It's not like it's accurate. It wasn't too long ago, after all, when laws in America defined marriage as the union of one white man and one white woman, or of one black man and one black woman. That was the "traditional" definition of marriage in America, until people saw the light. Now they want you to believe marriage has always been defined the same way, so they can claim tradition is on their side. It isn't true -- but MSNBC anchor Contessa Brewer parrots their rhetoric
If Brewer had introduced the segment by saying that Maine voted to "discriminate against gays," you can be sure the Right would be apoplectic -- and other reporters would point to it as evidence that MSNBC is a left-wing channel.
But that isn't what happened. What actually happened was that Brewer adopted anti-gay talking points as though they were neutral descriptions.
And Howard Kurtz, Campbell Brown, Ruth Marcus, David Zurawick and the rest of the "MSNBC-is-the-liberal-Fox" crowd won't say a word about it.
Here's MSNBC's Chris Matthews last night, talking about the claims that New Jersey governor John Corzine's campaign emphasized the weight of his Republican opponent:
CHRIS MATTHEWS: Let me ask you, you're out there campaigning like mad for Chris Christie. What do you make of the fat charge?
CHRISTIE TODD WHITMAN, FORMER NEW JERSEY GOVERNOR: Oh, it's ridiculous. And it's a -- it's a diversionary tactic to try to get people not to look at Corzine's record. And I think it's pretty clear, pretty apparent.
MATTHEWS: Well, let's take a look at it, because I have never seen anything this lowbrow, but here it is. I enjoy these, because it shows how stinky-poo politics can get.
And here are several examples of Matthews talking about Al Gore over the years:
MATTHEWS: Yes. Let me go to John for an always interesting analysis by John Heilemann. John, Al Gore, he appears to us so irregularly. We notice how he gains weight, loses weight, has a beard. He ought to stick around more frequently so people don't notice these things. He's a big guy. He's back. And he's not really a politician, I wouldn't say. Is he a plus? [6/17/08]
MATTHEWS: Express your -- Mike Allen, express your thoughts more clearly. Three questions. Will he jump in this fall? Will she -- will he be ready to jump if in if there's something going wrong with the Clintons by next November? Or will he hold his fire, lose some weight and go back in 2012? [10/12/07]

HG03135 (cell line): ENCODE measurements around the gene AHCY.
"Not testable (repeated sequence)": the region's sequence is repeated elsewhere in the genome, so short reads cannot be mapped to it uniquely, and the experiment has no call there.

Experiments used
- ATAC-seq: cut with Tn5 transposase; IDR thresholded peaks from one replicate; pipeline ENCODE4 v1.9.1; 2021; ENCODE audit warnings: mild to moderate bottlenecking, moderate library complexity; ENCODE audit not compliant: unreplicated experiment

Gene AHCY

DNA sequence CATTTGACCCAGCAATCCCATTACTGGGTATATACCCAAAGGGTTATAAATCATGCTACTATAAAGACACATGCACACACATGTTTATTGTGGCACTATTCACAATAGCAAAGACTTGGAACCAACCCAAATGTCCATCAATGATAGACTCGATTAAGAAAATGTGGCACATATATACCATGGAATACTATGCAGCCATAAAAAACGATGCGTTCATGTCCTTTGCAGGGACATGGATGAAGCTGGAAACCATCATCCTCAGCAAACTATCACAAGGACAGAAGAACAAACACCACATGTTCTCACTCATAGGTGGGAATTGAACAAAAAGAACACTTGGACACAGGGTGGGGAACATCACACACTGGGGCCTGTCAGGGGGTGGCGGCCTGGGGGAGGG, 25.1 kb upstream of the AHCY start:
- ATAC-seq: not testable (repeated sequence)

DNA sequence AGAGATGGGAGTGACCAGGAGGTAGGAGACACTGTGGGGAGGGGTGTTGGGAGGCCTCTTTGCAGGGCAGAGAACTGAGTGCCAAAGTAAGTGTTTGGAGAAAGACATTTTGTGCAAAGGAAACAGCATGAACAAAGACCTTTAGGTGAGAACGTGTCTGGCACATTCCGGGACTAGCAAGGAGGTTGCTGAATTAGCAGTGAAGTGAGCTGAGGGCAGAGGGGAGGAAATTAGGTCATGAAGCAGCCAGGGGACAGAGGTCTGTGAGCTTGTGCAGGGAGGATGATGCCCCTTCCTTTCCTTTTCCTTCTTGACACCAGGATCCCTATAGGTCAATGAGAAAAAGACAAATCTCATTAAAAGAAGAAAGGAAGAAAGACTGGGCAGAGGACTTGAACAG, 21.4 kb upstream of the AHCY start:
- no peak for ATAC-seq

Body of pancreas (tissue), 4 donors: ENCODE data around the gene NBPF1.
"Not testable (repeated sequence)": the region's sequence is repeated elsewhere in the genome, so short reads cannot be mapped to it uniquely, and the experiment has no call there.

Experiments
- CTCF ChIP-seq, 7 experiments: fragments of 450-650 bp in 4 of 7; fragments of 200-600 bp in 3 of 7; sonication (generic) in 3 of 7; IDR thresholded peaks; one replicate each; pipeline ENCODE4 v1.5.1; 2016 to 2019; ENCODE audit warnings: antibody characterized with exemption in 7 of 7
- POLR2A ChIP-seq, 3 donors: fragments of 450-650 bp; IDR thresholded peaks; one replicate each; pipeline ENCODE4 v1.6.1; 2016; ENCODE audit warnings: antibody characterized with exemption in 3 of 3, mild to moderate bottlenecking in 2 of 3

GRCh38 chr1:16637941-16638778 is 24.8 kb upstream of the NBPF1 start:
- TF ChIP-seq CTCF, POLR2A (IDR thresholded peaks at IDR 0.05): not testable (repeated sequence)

MATTHEWS: I hear he's made a commitment to a friend for a crash course to lose 40 pounds right away. [4/8/07]
MATTHEWS: And Patrick, before, when we were in the green room a while ago and you were saying that you think he's lost some weight. I know this is so cosmetic, but people are watching the weight here. [3/25/07]
MATTHEWS: Welcome back to HARDBALL. We're joined now by Eugene Robinson of "The Washington Post" and Michael Feldman, a former adviser to Al Gore. By the way, is Al Gore sharpening up his political blade now? He's up there on the Hill. Is he going to lose some weight and make his move, or...
MICHAEL FELDMAN, FORMER GORE ADVISER: You're obsessed with his weight, Chris!
MATTHEWS: Because he weighs -- he's Raymond Burr! [3/22/07]
MATTHEWS: Well, you haven't gotten fat like a lot of ex-politicians. I'll give you that. I saw Gore the other night. I couldn't believe it. I thought I was seeing the Hindenburg coming by. And there you are; you're looking great. [11/7/06]
HOWARD FINEMAN: Al Gore is so invisible that a large foot is not required to obscure him. OK? I mean, I was just told today that he's having Camp Al down in Tennessee in a couple of weeks.
Mr. FINEMAN: Twenty-five young activists are going to come down to lectured in political activism by Al Gore and...
MATTHEWS: I mean, do you know what this reminds me of? In the back of The New York Times magazine when they have camp for the fat kids. Please send your fat kid to this camp.
Mr. FINEMAN: And instructions in Palm Pilot use. No, but...
MATTHEWS: You know, Chester will come back 20 pounds lighter in the Happy Camp. [8/1/01]
MATTHEWS: When is he allowed to show some cuff, or when is he--first of all, he has to lose about 40 pounds. That'll be the first sign he's running. We all agree on that, right? The minute he loses weight, somebody will say, 'Have you seen the trim, new Al Gore?' That'll be the first sign. You'll probably do that, Julia. You'll--Lawrence, he loses weight. How soon can he lose weight and run? [6/25/01]
And a bonus: Chris Matthews interviewing Al Sharpton:
MATTHEWS: Reverend Sharpton, sir, thanks for joining us. First of all, a human interest question: How many pounds did you lose? [9/6/01]